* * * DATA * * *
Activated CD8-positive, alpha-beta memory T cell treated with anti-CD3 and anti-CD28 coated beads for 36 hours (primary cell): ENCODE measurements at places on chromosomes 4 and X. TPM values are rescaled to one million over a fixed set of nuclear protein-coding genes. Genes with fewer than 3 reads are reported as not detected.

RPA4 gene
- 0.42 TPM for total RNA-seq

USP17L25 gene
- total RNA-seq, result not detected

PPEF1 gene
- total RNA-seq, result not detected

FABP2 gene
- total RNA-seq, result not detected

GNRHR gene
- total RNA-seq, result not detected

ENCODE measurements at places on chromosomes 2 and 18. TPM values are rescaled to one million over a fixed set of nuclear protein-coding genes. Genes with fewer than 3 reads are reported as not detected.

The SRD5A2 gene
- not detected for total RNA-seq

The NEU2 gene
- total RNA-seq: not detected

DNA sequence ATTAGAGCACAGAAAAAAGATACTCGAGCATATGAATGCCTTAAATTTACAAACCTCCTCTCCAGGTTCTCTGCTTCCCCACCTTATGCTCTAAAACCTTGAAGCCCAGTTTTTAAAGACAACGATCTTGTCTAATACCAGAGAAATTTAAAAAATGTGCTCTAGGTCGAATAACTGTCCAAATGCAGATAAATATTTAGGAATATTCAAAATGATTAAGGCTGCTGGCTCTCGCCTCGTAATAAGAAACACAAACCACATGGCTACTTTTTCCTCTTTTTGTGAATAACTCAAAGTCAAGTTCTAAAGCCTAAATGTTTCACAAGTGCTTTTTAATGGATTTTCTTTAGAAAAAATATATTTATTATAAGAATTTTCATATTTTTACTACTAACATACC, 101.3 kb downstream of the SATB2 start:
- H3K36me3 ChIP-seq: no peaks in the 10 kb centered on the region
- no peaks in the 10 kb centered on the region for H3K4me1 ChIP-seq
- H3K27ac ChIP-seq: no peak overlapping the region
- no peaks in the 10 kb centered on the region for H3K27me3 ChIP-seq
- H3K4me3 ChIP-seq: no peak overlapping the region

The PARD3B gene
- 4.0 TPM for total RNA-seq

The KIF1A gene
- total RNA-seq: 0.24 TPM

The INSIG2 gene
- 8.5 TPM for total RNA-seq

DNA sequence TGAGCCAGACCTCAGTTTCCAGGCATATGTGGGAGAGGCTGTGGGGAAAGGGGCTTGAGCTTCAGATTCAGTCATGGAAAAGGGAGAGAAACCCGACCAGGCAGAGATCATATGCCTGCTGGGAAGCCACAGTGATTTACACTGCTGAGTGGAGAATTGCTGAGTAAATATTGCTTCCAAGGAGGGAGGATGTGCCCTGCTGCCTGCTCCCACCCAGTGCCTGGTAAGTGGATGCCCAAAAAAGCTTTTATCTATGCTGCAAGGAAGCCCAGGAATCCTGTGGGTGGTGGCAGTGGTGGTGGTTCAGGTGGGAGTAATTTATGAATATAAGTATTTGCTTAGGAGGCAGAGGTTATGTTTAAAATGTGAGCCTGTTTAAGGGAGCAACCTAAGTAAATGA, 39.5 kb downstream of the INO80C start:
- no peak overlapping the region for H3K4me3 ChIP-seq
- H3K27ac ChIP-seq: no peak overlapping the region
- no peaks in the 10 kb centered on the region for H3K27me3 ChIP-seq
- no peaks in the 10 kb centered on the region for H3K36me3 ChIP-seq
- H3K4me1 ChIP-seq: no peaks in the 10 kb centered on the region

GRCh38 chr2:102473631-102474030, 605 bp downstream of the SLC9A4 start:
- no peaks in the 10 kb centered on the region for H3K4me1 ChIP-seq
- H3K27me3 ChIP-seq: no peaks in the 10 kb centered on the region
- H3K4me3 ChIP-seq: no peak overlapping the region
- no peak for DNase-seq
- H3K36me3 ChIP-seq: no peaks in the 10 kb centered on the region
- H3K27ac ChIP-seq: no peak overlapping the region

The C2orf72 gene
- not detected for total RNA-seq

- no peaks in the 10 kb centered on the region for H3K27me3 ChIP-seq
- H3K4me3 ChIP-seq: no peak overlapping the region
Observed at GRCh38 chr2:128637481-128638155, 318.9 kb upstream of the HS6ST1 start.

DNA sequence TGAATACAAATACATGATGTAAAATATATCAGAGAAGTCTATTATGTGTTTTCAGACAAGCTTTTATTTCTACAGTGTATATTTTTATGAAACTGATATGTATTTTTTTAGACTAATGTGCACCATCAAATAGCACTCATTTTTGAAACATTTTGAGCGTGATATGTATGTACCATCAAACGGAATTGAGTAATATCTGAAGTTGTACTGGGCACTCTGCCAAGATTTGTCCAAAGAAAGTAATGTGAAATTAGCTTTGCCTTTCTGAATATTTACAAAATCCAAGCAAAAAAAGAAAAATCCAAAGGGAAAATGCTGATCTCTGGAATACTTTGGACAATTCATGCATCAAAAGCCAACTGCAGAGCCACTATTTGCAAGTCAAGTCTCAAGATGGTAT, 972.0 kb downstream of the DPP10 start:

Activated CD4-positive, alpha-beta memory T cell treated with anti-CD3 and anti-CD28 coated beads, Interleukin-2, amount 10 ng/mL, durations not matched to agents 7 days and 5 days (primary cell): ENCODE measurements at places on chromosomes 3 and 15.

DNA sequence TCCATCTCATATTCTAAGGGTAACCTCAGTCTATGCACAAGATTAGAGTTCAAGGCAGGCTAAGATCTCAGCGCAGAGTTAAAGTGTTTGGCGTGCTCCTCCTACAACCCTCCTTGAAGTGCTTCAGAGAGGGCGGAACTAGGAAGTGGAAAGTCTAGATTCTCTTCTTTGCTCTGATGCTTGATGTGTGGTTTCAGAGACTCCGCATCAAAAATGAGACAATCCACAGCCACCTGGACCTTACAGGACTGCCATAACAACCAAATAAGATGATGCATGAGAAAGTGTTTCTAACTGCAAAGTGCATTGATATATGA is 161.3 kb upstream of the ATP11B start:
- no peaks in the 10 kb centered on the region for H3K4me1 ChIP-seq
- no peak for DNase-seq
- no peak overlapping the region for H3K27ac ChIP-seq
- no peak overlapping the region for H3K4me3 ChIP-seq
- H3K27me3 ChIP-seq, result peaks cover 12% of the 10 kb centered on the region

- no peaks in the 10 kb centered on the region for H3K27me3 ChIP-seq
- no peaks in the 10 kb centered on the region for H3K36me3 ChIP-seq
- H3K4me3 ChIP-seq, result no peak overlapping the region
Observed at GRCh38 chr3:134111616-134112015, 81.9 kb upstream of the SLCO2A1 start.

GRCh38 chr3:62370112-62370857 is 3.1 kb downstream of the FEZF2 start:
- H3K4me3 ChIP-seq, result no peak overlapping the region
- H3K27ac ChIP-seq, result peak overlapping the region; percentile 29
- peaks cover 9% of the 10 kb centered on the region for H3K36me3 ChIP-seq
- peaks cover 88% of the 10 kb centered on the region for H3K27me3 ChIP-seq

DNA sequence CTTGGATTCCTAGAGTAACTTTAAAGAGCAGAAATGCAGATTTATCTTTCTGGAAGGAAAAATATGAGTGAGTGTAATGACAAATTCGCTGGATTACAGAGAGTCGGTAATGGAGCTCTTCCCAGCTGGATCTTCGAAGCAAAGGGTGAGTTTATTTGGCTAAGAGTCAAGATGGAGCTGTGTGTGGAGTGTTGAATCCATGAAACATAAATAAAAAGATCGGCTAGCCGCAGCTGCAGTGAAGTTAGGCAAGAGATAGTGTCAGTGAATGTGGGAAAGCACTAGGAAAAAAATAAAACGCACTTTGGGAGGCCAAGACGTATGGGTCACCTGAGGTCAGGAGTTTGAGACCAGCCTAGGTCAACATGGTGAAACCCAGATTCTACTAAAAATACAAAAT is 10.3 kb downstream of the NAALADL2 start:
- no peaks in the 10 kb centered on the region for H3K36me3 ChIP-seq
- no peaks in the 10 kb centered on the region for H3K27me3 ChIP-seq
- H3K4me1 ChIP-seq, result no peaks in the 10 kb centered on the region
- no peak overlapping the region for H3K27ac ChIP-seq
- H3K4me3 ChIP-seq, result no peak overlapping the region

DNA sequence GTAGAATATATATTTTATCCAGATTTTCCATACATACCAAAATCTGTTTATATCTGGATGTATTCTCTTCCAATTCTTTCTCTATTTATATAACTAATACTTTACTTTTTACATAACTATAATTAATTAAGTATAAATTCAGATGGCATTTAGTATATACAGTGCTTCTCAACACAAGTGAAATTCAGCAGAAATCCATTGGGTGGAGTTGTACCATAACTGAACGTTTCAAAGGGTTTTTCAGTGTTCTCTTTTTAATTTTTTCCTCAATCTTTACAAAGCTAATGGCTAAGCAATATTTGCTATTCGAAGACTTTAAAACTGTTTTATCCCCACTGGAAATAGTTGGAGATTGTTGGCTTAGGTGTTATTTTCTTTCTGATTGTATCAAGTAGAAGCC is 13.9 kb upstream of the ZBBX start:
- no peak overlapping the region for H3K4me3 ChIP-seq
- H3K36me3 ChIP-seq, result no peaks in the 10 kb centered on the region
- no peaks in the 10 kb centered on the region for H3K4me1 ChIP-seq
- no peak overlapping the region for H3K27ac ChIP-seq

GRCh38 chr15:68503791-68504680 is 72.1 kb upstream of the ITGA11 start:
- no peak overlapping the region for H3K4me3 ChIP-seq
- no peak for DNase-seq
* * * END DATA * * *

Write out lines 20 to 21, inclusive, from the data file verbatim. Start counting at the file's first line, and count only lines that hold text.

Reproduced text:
- H3K27ac ChIP-seq: no peak overlapping the region
- no peaks in the 10 kb centered on the region for H3K27me3 ChIP-seq